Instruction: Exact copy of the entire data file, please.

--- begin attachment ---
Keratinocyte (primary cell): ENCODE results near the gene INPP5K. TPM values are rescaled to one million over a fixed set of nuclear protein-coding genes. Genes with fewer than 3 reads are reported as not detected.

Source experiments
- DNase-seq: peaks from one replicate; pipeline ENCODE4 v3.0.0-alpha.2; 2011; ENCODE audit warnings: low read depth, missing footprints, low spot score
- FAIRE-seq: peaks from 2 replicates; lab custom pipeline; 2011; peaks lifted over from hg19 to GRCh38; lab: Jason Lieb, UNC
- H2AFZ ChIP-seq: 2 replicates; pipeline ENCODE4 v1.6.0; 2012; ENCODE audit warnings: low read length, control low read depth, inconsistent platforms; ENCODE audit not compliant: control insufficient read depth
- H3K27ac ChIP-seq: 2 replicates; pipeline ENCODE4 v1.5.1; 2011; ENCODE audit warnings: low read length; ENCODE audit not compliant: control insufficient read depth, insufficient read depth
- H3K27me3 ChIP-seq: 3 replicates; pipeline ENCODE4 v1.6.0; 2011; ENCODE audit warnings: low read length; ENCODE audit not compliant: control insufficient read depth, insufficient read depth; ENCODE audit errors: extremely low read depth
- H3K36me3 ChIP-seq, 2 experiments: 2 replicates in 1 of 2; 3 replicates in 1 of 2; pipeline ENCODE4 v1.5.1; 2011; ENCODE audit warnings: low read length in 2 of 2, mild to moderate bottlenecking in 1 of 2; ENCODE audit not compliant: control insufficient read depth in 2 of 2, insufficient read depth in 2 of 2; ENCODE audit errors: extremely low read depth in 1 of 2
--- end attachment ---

Keratinocyte (primary cell): ENCODE results near the gene INPP5K. TPM values are rescaled to one million over a fixed set of nuclear protein-coding genes. Genes with fewer than 3 reads are reported as not detected.

Source experiments
- DNase-seq: peaks from one replicate; pipeline ENCODE4 v3.0.0-alpha.2; 2011; ENCODE audit warnings: low read depth, missing footprints, low spot score
- FAIRE-seq: peaks from 2 replicates; lab custom pipeline; 2011; peaks lifted over from hg19 to GRCh38; lab: Jason Lieb, UNC
- H2AFZ ChIP-seq: 2 replicates; pipeline ENCODE4 v1.6.0; 2012; ENCODE audit warnings: low read length, control low read depth, inconsistent platforms; ENCODE audit not compliant: control insufficient read depth
- H3K27ac ChIP-seq: 2 replicates; pipeline ENCODE4 v1.5.1; 2011; ENCODE audit warnings: low read length; ENCODE audit not compliant: control insufficient read depth, insufficient read depth
- H3K27me3 ChIP-seq: 3 replicates; pipeline ENCODE4 v1.6.0; 2011; ENCODE audit warnings: low read length; ENCODE audit not compliant: control insufficient read depth, insufficient read depth; ENCODE audit errors: extremely low read depth
- H3K36me3 ChIP-seq, 2 experiments: 2 replicates in 1 of 2; 3 replicates in 1 of 2; pipeline ENCODE4 v1.5.1; 2011; ENCODE audit warnings: low read length in 2 of 2, mild to moderate bottlenecking in 1 of 2; ENCODE audit not compliant: control insufficient read depth in 2 of 2, insufficient read depth in 2 of 2; ENCODE audit errors: extremely low read depth in 1 of 2